Aside from bullion bars, gold is available in many other forms. When talking about physical gold that you can purchase and take possession of, gold coins and rounds exist as well. Apart from the physical types of gold, the metal is also available in other forms such as ETF’s and certificates. Each of these types of gold are wildly different from one another and we will attempt to outline these differences below first starting with gold coins.
One of the most popular types of physical gold is the gold coin. There are three major types of gold coins which includes: modern bullion coins, pre-1933 US gold coins and commemorative coins. Probably the most popular form for investment purposes, however, are the modern bullion coins. This includes current year coin issues from the various sovereign or government mints throughout the world. Some popular coin issues include:
- American Gold Eagles
- Austrian Gold Philharmonics
- British Gold Britannias
- Canadian Gold Maple Leafs
- Mexican Gold Libertads
- South African Gold Krugerrand
Modern day gold bullion coins have been around since 1967 when the 1 oz South African Gold Krugerrand coin was first introduced to the market. Soon after the Royal Canadian Mint, United States Mint, Perth Mint and many others followed suit and started minting their own gold bullion coins.
Throughout history, mostly during the time period of the gold standard (1863–1933), governments issued circulating coins in gold. This included countries like the US which produced a $1, $2.50, $3, $5, $10 and $20 gold coin throughout the 1800s up until 1933. These coins contained 90% gold and are more of collectors items, though some people invest in these coins.
Today, gold bullion coins are a very feasible option for investors looking to gain exposure to physical gold assets. They typically are minted in 22k to 24k purity (.9167 or 91.67% to .9999 or 99.99%) making them one of the purest types of gold you can buy. You can find bullion coins in sizes as small as 1/20 oz to 1 kilogram, but typically you will see 1/10, 1/4, 1/2 and 1 oz weights.
Compared to gold bars, you can expect to pay anywhere from $30-$200 over spot per ounce for a gold coin. This is a little bit larger of a premium than bullion bars but you are getting a government issued and backed coin with intricate artwork. Because the coins are government issued, they also are assigned legal tender values in the country that issues them (with the exception of the Krugerrand).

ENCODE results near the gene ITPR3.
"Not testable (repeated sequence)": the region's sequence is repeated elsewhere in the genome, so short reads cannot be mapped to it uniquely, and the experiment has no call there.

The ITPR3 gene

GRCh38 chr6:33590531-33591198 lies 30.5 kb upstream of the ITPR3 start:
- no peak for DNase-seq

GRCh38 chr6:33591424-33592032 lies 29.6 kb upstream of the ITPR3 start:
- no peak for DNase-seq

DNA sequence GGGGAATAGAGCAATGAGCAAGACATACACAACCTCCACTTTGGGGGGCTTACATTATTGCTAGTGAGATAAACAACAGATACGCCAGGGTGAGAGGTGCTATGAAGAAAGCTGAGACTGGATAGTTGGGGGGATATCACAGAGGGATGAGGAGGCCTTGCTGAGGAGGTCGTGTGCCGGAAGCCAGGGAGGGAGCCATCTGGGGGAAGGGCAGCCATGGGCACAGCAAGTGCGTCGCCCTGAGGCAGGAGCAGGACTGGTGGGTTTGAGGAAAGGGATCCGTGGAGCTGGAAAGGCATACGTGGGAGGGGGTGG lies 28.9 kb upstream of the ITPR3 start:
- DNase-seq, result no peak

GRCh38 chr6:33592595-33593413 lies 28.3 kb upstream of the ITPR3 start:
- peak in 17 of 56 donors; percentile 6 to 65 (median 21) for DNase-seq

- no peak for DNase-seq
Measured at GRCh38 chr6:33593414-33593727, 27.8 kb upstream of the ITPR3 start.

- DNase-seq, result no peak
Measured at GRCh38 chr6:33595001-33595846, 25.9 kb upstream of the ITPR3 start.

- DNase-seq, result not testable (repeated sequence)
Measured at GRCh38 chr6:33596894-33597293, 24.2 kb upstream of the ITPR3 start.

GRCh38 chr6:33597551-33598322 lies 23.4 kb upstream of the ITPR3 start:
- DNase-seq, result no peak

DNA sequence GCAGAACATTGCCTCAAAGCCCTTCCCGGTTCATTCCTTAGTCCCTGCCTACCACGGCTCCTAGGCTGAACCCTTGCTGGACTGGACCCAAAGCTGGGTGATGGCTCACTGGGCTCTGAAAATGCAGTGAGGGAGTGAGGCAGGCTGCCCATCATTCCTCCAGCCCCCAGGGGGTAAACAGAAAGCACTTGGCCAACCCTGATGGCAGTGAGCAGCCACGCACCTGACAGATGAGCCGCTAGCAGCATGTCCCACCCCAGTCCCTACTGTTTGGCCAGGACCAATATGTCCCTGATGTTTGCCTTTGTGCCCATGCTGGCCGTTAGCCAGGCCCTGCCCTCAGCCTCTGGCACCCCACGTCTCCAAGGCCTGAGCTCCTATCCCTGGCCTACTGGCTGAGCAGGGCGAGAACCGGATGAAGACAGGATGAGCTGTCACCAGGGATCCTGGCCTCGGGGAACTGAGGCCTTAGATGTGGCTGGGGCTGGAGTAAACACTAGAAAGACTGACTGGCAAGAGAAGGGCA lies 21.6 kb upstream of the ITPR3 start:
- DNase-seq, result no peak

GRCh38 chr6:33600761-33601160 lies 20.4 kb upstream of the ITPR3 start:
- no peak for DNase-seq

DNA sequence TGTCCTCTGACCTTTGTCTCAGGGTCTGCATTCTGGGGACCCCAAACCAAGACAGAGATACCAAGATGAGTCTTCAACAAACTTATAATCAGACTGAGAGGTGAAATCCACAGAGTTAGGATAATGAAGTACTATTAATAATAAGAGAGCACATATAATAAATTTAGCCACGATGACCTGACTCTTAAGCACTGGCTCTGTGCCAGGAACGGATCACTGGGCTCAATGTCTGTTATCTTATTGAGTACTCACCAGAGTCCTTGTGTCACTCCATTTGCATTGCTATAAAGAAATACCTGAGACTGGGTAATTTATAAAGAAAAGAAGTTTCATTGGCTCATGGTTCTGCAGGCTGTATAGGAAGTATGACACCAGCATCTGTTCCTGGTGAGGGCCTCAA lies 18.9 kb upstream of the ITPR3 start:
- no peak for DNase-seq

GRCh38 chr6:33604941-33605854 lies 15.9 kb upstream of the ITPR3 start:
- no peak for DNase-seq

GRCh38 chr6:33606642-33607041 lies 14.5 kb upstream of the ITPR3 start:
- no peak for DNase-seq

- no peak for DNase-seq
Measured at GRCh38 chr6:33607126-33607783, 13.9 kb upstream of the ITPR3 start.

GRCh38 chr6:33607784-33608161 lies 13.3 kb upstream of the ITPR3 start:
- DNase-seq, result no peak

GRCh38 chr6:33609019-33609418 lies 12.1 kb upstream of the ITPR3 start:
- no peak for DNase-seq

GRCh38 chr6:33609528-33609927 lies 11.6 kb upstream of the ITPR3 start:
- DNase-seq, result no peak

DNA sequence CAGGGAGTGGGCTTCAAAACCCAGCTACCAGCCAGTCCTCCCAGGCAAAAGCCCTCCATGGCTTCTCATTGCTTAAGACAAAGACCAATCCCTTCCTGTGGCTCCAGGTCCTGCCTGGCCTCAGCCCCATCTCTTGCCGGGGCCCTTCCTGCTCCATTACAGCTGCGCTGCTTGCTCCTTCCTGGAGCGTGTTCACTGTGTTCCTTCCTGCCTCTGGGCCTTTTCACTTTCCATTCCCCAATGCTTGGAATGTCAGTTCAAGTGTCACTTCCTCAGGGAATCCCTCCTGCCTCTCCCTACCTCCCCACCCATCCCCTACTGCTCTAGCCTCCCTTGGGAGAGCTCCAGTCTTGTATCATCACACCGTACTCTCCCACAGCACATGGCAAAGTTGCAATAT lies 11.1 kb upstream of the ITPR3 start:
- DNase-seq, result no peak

Prices for pre-1933 gold US coins can vary much more significantly than modern bullion coins. This is because there is more of a collector premium involved as opposed to a premium based solely on spot price. You can expect to may well over the spot price for these types of coins, especially if they are graded or in above average condition.
Gold Certificate Investments
Besides buying gold in bullion or coin form which involves the investor taking physical ownership of the metals once purchased, paper investments like gold certificates never actually require one to take ownership of any metal. Instead, a paper certificate is issued to the owner which merely states the amount of metal and other details. This was used in the US from 1863 to 1933 which meant that paper money could be exchanged at the bank for physical gold.
Since the end of the gold standard in 1933, gold certificates have become less common and are only available in certain markets.
Gold ETF Investments
Investing in gold by purchasing a gold ETF (Exchange Traded Fund) is a newer way in which individuals can invest in gold. A Gold ETF is set up so that its price mimics the current price of gold. In most cases, the Gold ETF is backed by stored or vaulted gold bullion that is allocated. Because the gold is stored securely in a vault, this type of investment often involves annual storage fees and brokerage charges.